The growth of e-commerce has been one of the big stories of the new millennium and it’s not done booming just yet. I believe investing in Tritax Big Box REIT (LSE: BBOX) is one terrific way to ride this trend.
A report from We Are Social and Hootsuite shows that the internet’s role as a shopping destination continues to go from strength to strength. The UK e-commerce market swelled 8.5% in value in 2019 to total a whopping $86.5bn, their data shows. This is no wonder, as technological innovations and the accelerated demise of bricks-and-mortar retail encourages more and more shoppers online.
Tritax provides the big box logistics and warehousing spaces that are critical for e-commerce to take place. This integral role in the industry means that City analysts expect it to keep its broad record of annual earnings growth. They are predicting a 2% rise in the bottom line in 2020. And with that come expectations of more dividend growth, creating a massive 4.8% dividend yield.
Despite its high forward price-to-earnings ratio of 20.7 times, I reckon Tritax is fully deserving of this premium rating.
Emissions policy swerves again
I don’t believe that Vertu Motors (LSE: VTU) is a good selection for income hunters, however. That’s even though the car retailer also offers a bulky yield for the current year (to February 2020) of 4.7%.
New car sales in the UK have declined at a shocking rate in recent times. It reflects the Brexit uncertainty that’s causing both private and corporate buyers to splashing the cash on big-ticket items. It’s also a sign of buyer confusion over future emissions standards that are hammering sales of diesel cars in particular.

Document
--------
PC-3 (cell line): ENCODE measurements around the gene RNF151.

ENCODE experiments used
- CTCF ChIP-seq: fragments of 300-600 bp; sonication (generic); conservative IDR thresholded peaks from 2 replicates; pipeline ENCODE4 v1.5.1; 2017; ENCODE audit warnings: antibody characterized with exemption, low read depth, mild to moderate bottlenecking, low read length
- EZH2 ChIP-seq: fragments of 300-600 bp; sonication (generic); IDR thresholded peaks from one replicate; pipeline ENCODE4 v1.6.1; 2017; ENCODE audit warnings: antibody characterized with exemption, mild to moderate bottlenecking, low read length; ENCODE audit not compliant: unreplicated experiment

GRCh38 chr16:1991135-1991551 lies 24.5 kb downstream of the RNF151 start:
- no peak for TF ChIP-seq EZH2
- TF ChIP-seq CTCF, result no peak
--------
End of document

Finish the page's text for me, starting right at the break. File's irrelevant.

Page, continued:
Government policy concerning the sale of petrol and diesel cars is as clear as mud. Earlier this month the government brought forward previous plans to outlaw new registrations of such vehicles, from 2040 to 2035. But today, transport secretary Grant Shapps said that the date could come in even sooner, in 2032.
Pre-tax profits at Vertu fell 7% in the six months to August, latest financials showed. While like-for-like sales of used autos rose 1.6%, corresponding sales of new units plummeted 10.1%. No wonder City analysts expect earnings at the AIM-quoted company to fall yet again this year (a 1% drop is currently forecasted).
The uncertainty over both Brexit and upcoming emissions laws look set to keep consumers spooked for some time, then. Vertu’s low forward P/E ratio of 7.1 times and that bulging dividend yield might make it attractive on paper, but the threat of long-term damage to its business – particularly if the UK chooses to exit the European Union on a no-deal basis later this year, which would deal a massive blow to the car industry – makes this share far too risky right now. I’d avoid it like the plague.
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Royston Wild has no position in any of the shares mentioned. The Motley Fool UK has recommended Tritax Big Box REIT and Vertu Motors. Views expressed on the companies mentioned in this article are those of the writer and therefore may differ from the official recommendations we make in our subscription services such as Share Advisor, Hidden Winners and Pro. Here at The Motley Fool we believe that considering a diverse range of insights makes us better investors.